Adjust your oven to 350 degrees. I don’t remember this exactly but I think Chef Hottie’s was already kind of raring to go. For you, the home chef, preheat. Now, take out a baking sheet and spray with non-stick spray. Take out two refrigerated flounder fillets, each about 5 or 6” long. The fillets need to be deskinned and deboned, and let me tell you I could have spent the entire beach week deskinning and deboning flounder fillets with Chef Hottie—salt the fillets a little bit and down the center of each spoon in the Crab Imperial. With your hands roll them as if you were making a chicken cordon bleu and place them seam-side down on the baking sheet. CH had a masterful technique OF COURSE HE WOULD but when I make this I have to keep them in place with a toothpick. Brush a little melted butter on the tops of each one and put them in the oven for about 20 minutes. While your delightful freshly made creation is cooking, make the sad bacon cheeseburger your one dining companion ordered, and from the fridge pull out the pre-made salad and desultorily add industrial-grade vinaigrette for the other dining companion.

For the roulades, serve with the tantalizing aroma of a hot guy I serve these with a quarter of a lemon, long grain rice and some crusty bread.



        • Really? Maybe that’s why it showed up on that restaurant’s menu. This would have been the late ’90s, 2001 at the latest. Good to know! 

          Edit: I have just consulted my new prized possession, The Sinatra Celebrity Cookbook (1996). There is a recipe for Crab Meat Alan King and he used a Mornay sauce and provides the recipe for that, too, so it’s a two-fer. A few pages later is Paul Newman’s Italian Baked Scrod. But nowhere in the seafood section does a celebrity think to stuff seafood, which is a shame.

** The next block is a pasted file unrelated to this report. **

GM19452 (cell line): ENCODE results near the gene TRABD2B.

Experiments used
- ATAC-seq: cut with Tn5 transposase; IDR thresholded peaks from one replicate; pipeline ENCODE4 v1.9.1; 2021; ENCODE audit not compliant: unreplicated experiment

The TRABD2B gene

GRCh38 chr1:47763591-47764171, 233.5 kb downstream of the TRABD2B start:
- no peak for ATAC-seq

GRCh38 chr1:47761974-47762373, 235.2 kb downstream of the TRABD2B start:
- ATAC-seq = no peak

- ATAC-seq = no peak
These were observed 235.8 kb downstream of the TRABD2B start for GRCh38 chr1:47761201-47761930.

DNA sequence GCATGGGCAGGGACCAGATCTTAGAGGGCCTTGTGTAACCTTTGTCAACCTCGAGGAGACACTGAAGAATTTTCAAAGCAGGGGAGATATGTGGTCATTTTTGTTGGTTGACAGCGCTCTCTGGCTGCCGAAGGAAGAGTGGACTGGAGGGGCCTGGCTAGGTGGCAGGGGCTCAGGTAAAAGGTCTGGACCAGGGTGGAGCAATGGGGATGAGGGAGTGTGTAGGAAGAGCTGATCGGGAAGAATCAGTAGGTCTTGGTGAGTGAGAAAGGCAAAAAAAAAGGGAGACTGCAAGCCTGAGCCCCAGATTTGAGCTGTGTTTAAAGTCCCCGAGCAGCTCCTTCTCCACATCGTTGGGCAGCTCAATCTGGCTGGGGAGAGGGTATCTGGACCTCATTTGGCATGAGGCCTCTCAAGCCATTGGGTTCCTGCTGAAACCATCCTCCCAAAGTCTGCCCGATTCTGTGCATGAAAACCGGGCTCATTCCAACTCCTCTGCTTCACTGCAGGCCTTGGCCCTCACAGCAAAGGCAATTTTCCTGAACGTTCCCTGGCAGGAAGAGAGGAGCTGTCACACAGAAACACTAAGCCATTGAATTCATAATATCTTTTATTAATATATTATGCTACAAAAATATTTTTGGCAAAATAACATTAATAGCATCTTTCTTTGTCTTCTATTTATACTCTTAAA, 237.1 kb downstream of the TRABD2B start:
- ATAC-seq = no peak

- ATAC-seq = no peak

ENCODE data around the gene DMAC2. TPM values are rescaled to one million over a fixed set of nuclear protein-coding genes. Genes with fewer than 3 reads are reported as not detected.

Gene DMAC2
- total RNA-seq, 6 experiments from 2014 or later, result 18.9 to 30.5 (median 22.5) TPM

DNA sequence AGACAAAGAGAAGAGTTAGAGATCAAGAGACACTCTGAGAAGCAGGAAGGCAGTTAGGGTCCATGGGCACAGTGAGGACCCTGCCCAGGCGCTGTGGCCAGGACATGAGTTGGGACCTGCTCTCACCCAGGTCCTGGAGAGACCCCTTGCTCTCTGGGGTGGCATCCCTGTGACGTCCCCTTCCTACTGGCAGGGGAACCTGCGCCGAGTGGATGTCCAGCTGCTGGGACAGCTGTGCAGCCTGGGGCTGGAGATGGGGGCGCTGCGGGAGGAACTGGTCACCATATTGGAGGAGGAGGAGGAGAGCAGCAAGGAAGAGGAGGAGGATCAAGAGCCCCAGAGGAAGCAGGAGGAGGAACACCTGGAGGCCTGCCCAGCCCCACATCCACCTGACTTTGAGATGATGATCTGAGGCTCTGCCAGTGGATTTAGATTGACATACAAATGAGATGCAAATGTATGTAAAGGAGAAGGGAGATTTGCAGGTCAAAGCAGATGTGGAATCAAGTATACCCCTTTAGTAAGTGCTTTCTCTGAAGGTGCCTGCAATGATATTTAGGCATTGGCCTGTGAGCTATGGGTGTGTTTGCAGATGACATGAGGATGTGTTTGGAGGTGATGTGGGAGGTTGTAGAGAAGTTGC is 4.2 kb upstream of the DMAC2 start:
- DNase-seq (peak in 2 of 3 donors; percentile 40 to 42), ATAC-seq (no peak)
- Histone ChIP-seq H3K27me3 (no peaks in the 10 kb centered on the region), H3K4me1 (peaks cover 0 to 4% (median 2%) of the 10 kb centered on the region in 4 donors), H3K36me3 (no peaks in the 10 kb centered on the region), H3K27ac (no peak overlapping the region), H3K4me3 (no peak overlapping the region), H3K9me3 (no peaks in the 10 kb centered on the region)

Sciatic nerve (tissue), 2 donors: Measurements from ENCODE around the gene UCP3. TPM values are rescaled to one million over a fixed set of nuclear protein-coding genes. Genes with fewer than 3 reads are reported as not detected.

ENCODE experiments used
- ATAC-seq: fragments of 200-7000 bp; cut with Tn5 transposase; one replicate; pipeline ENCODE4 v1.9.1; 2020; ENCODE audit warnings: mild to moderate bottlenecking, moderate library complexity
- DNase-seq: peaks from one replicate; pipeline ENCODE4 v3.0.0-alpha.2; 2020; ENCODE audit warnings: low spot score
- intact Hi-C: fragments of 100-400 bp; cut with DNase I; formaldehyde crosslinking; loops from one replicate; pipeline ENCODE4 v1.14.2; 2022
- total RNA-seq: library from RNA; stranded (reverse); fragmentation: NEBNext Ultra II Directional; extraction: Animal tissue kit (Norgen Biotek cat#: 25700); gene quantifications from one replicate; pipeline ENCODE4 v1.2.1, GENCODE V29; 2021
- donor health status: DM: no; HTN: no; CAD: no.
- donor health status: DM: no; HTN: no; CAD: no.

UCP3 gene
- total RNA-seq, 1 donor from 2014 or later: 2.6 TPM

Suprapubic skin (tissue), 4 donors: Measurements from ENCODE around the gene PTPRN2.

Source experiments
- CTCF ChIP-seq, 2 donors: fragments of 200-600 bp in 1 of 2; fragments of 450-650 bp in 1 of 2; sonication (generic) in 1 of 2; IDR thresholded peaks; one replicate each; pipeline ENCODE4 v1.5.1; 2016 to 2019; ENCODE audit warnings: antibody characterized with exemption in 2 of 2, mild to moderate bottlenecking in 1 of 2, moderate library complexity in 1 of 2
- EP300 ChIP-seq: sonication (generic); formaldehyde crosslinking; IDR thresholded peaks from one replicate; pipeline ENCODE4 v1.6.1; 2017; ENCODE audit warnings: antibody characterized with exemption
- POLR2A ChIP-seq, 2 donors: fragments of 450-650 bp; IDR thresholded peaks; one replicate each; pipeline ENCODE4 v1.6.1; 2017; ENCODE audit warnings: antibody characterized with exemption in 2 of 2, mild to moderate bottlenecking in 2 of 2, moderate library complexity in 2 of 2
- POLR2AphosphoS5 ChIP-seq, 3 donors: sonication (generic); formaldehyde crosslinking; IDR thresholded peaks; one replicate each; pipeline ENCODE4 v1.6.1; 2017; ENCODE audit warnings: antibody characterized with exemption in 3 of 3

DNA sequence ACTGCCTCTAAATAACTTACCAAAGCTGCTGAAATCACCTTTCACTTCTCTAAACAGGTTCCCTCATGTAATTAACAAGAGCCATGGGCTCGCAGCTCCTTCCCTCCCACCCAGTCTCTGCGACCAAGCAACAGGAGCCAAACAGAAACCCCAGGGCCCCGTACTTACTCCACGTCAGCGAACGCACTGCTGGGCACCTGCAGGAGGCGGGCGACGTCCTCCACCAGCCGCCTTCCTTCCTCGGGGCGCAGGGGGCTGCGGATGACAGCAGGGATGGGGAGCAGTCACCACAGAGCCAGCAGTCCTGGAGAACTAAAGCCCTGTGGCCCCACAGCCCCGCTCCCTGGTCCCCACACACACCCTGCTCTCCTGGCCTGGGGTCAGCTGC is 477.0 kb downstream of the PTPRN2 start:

Somewhat surprisingly in that same section Betty Ford contributed a shrimp dish called Betty’s Blue Bayou, and it too requires a Mornay sauce, and she too provides a recipe, and also one for Béchamel, so it is three-fer. I think I’ll tackle this at some point; it must be very rich. The recipe also calls for white wine, which, Betty, do you think that’s really a good idea?

  1. I’m surprised you hadn’t come across it before then. Almost every restaurant I was in between the late 70’s until maybe ’95 offered some version of this. It was the fancy celebration meal my aunts would make. I’ve even eaten it at several weddings.

    • I’ve been to a hundred weddings (almost literally, I stopped counting at 60 and have been to more since, because I love them so and few men do) and now that you mention it stuffed fish fillets did make an appearance pretty frequently for those who wanted it. I guess I meant more that I had never heard the term “crab imperial.”  

  2. I’ve never heard of crab imperial! Although being smack in the middle of the country and not anywhere close to where lil crabbies live, most of what restaurants have is Alaskan crab legs or some variation of crab cakes where I guarantee they’re using canned crab. 

    Notable exception being local Creole restaurant Boogaloo, which is one of my favorites in St. Louis, and their crab cakes are made with crawdad meat.